Our patients see these relationships and they can truly tell we enjoy working together. It makes them feel more at ease. From the time the patient enters our facility until they leave, they know we will be able to communicate to each other and help them with all of their needs. Our satisfaction scores are extremely high because of it.”

The committee has also started a program called Passport, which allows all staff to shadow the process that a patient goes through from scheduling to dismissal. “Of all the programs we’ve introduced, the most significant change has been a better understanding of how each of our jobs are connected,” Stacie said. “Through Passport, we’ve learned more about each other’s job duties and developed a better understanding and respect for what everyone does here.” This promotes further understanding, appreciation, and respect for the role of each member of the team and how they affect the patient experience. It’s increased staff willingness to work together for a common goal — a happy patient. In turn, it is easy to see why the teamwork score has risen based on this initiative alone.

“I recently went through the Passport program, and not only did it help to see the entire process and what all my coworkers do, it also helped me better educate my patients regarding their preoperative, operative and postoperative education and expectations,” Lori Toth, RN, surgical care coordinator, said. “It helped me appreciate all that everyone does and how their job function fits in to improve patient care.”

The Safety and Quality Improvement committees revised the safe surgery checklist, which is a communication tool to assist with patient handoff throughout the patient’s journey. The main goal here is to enhance patient safety. For the patient, this has meant more involvement, understanding, and confidence in their care.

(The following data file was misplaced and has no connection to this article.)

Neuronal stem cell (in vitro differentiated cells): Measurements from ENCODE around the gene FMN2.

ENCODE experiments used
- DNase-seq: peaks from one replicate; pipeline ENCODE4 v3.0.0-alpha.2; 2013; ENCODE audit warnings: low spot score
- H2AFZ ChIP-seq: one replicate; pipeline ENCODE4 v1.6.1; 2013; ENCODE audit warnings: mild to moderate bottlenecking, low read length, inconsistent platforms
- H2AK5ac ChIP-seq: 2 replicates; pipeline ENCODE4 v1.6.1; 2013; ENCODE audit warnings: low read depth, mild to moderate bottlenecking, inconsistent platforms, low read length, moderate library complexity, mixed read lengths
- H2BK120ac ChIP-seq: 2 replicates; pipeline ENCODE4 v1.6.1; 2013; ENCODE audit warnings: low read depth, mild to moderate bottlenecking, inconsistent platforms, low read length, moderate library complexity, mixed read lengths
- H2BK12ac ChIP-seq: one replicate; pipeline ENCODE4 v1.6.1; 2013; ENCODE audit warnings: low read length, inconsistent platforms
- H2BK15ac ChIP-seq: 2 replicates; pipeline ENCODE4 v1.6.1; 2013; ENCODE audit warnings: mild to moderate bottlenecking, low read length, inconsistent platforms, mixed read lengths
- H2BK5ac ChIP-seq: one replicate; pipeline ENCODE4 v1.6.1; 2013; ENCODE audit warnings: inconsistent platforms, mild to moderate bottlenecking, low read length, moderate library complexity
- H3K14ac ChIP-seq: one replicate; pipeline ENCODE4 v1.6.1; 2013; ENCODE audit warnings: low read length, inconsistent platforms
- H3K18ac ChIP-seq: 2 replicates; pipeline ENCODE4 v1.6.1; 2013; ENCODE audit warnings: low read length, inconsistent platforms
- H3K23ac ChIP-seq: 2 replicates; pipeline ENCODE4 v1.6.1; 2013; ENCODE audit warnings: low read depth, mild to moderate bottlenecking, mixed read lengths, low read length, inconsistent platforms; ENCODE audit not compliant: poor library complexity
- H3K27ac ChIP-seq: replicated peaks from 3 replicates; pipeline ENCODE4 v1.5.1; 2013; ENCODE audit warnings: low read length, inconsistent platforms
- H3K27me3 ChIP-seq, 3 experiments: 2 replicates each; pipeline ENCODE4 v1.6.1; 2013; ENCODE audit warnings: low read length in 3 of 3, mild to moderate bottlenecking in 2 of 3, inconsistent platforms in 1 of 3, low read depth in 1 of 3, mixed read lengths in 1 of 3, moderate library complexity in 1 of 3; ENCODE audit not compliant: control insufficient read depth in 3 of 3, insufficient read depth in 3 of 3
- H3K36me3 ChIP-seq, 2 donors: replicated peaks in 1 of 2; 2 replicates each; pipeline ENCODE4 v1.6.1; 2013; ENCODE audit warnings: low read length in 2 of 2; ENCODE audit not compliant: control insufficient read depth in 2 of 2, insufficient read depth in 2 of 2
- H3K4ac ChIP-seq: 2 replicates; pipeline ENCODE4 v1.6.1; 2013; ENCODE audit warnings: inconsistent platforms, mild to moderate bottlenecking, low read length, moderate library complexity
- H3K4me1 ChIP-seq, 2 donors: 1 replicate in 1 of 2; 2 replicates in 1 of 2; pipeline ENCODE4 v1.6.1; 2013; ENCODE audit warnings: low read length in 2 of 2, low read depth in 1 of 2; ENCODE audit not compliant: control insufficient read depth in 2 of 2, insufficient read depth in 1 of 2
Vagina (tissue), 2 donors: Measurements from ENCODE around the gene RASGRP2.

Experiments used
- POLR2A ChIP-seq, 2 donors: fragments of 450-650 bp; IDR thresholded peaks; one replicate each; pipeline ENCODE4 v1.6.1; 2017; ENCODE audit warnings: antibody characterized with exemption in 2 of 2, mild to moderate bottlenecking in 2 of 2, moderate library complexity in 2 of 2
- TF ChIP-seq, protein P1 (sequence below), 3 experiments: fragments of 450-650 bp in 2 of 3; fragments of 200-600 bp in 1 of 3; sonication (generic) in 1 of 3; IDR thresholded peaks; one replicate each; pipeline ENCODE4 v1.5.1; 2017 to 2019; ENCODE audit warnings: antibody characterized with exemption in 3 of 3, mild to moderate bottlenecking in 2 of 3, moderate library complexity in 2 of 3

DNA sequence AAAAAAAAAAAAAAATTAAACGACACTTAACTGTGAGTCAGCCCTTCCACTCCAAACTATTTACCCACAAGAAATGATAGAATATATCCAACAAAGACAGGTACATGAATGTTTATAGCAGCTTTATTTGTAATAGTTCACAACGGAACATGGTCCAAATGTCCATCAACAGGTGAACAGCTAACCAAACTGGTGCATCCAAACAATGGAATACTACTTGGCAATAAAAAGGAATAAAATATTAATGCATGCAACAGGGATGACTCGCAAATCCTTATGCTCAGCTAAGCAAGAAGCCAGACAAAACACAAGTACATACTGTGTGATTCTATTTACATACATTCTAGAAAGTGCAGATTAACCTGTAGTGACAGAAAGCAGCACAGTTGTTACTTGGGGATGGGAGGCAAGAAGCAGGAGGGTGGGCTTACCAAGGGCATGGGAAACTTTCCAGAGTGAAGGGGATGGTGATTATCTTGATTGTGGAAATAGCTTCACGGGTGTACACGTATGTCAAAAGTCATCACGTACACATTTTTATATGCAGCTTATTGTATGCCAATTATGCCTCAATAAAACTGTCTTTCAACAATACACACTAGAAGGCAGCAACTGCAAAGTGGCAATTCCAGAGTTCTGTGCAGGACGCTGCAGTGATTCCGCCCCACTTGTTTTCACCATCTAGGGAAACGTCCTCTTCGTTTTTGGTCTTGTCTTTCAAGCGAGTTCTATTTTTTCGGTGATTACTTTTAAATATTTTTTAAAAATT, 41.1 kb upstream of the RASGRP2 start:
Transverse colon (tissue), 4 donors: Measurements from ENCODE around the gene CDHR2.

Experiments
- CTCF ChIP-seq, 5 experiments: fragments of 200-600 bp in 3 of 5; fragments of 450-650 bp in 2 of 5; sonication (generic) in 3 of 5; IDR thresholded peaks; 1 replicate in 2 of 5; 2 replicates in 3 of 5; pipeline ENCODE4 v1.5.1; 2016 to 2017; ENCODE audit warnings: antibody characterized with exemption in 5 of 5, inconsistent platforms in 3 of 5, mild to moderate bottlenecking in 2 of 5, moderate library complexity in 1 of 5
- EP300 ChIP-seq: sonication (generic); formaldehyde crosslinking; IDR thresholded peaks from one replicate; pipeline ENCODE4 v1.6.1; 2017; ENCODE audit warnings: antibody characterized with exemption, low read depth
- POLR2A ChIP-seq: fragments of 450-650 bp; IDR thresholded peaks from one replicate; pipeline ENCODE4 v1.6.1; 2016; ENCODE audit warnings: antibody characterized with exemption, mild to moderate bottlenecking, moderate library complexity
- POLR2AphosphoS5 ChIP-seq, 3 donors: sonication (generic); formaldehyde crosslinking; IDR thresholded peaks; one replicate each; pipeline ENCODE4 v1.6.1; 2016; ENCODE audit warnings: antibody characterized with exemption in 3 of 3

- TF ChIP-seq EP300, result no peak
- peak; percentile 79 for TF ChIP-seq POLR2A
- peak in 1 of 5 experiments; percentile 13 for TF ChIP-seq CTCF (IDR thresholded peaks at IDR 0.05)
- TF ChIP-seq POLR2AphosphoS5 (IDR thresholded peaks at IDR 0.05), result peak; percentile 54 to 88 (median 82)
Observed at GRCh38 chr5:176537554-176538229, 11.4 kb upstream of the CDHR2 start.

The Education/Inservice committee organized IRELATE training. IRELATE stands for Introduce, Reassure, Explain, Listen, Answer, Take Action, and Express Appreciation. Staff has taken care to tailor the principles specifically to the surgery center, and review the concepts regularly at staff meetings. This activity generated a lot of conversation about best practices in communicating with patients and narrating care. Emphasis was placed on providing better explanations of why specific activities were being performed with the patient, which increased patient understanding and confidence in their care providers.

“As a team member, to me, IRELATE means that I will take the time to engage with my patient by not talking to them, but talking with them,” Michelle Apt, RN Nurse Leader, registration supervisor, Parkview SurgeryONE, said. “It’s about introducing myself while making eye contact with the patient and letting them know they have your full attention. Then you narrate your care. The patient often has no idea what is going to happen next. By narrating your care you are reducing anxiety so the patient doesn’t have to wonder what the next step is going to be. It means I will also empathize with my patient, listen, and address their concerns and thank them for voicing those concerns.